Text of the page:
How Windows is shooting itself in the foot
What follows is my editorial from the February 2011 issue of HardCopy magazine:
I recently bought myself a brand new notebook PC. It’s not something I’ve done for a while but the battery life and performance of my previous model, a dinky little JVC number that seemed so sweet when I bought it some eight years back, was no longer tolerable. I wanted Windows 7, I wanted dual-core, I wanted light weight and I wanted something with a battery that would last at least a return trip to London, if not a transatlantic flight. I dabbled momentarily with the idea of an iPad, but I needed something that could integrate seamlessly into my Windows-centric world, and I baulked at the lack of keyboard. Netbooks seemed tempting but under powered, so in the end I plumbed for a very natty-looking notebook from a very respected manufacturer who shall, for reasons that will become apparent, remain nameless.
However I was in for a shock. When I first powered up it took so long to get to a usable desktop, with so many meaningless dialogs along the way, that I thought it had become seriously infected with malware. Once the hard disk light had stopped flickering and I felt able to assess the damage, I discovered what was causing of the problem – a plethora of ‘helpful’ software that the manufacturer, in its wisdom, had seen fit to install and configure to auto-load on boot-up. There were at least two separate programs that would each contact the manufacturer’s Web site in order to fetch ‘useful’ notifications, which seemed to include not just updates but heads-up on new products and services that they had to offer. There was a program that automatically locked the hard disk if the machine was jolted – useful, but for some reason it had been installed so as to pop up a dialog informing me every time it did so. And much, much more.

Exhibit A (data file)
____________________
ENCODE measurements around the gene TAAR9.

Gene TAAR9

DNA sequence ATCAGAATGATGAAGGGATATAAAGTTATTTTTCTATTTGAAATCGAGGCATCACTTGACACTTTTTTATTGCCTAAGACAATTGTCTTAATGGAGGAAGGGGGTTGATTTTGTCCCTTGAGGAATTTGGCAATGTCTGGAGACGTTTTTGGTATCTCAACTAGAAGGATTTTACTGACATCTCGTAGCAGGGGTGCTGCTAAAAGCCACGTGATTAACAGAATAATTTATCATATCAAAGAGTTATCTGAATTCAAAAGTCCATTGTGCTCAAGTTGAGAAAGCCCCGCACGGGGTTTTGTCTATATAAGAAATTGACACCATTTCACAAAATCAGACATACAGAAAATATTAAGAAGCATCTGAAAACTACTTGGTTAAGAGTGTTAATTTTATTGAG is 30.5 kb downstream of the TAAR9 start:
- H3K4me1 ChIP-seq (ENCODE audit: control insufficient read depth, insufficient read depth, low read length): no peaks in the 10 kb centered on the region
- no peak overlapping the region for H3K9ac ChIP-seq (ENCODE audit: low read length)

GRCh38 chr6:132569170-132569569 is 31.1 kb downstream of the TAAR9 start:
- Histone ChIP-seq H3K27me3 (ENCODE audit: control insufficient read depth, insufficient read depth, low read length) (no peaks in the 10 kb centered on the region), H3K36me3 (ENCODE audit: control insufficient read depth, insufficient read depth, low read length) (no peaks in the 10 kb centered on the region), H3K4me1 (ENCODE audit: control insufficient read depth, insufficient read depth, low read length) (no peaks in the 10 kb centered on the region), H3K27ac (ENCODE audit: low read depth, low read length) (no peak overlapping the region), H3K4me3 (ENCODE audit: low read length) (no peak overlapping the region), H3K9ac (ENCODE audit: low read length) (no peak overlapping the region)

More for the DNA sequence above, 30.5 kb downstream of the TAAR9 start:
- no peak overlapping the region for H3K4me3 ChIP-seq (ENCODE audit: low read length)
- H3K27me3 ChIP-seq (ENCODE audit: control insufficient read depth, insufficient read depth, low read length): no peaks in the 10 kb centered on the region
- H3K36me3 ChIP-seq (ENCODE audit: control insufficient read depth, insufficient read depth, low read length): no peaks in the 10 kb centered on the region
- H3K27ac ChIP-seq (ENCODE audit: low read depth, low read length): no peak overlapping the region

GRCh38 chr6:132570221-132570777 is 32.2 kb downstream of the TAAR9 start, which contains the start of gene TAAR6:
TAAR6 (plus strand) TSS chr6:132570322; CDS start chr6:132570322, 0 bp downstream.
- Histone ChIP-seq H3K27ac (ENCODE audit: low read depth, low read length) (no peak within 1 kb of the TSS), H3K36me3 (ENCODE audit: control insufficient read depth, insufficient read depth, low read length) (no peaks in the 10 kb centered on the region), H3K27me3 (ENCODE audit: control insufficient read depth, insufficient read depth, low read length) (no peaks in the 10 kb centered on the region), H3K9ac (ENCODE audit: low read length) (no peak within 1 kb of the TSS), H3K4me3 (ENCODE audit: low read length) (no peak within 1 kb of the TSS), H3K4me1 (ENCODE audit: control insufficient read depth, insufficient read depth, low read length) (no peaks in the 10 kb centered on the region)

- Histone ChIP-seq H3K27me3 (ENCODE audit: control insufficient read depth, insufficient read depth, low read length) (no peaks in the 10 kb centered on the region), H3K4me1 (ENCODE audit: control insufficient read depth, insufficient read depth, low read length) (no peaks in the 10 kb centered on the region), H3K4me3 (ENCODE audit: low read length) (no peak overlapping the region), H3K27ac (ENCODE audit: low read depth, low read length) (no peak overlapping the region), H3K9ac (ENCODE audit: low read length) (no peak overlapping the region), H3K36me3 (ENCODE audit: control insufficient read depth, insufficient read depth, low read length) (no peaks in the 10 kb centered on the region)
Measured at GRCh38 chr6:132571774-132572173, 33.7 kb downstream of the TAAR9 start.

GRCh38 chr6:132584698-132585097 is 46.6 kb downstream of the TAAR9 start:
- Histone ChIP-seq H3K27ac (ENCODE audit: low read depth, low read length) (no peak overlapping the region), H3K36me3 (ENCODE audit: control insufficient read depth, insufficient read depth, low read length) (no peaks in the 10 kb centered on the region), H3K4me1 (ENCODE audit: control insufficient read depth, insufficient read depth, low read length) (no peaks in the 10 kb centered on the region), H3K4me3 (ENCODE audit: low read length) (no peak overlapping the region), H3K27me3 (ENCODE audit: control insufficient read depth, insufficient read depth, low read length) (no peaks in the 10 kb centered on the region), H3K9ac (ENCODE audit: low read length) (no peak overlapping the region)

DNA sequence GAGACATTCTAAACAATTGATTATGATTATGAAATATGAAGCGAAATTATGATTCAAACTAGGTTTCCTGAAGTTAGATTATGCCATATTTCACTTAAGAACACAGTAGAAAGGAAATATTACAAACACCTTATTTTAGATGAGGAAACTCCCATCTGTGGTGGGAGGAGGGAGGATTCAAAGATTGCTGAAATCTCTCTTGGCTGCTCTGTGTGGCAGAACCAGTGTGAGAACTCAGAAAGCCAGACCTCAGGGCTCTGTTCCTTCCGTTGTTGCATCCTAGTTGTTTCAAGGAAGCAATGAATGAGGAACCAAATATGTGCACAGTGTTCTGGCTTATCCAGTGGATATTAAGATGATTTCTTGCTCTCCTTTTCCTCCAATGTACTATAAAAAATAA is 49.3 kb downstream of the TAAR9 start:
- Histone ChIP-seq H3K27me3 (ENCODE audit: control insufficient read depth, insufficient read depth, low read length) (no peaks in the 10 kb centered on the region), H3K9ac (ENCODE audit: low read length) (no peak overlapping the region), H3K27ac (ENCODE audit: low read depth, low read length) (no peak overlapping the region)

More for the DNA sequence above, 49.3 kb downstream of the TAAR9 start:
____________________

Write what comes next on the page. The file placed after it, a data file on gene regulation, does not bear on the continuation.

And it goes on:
In the end I spent some four hours removing or configuring these programs until I got the machine into what I would regard to be an acceptable state. You can now turn it on and get on with writing a document, browsing the Web or editing photographs without having time to make a coffee in between. What gets me is that the average customer, who is not a computer professional, does not have the expertise to do this, and ends up with a second-rate experience that is giving not only these companies (and it’s common practice with most of them) a bad name, but also Windows itself.
Because the one company that does not do this is Apple. Buy an iPad and it’s up and running straight away – the only thing you need do is connect to iTunes to get any necessary updates to the operating system. Indeed this is one of the iPad’s big selling points: ask any ‘ordinary’ customer (i.e. not a computer professional) and they will tell you that they love the way they can just pick it up and start using it, without anything getting in their way. As far as I know it’s the same with the MacBook and the iMac. We in the industry may see this as a disadvantage – Apple’s draconian application lock down – but to Joe and Joanna Public it’s a major selling point.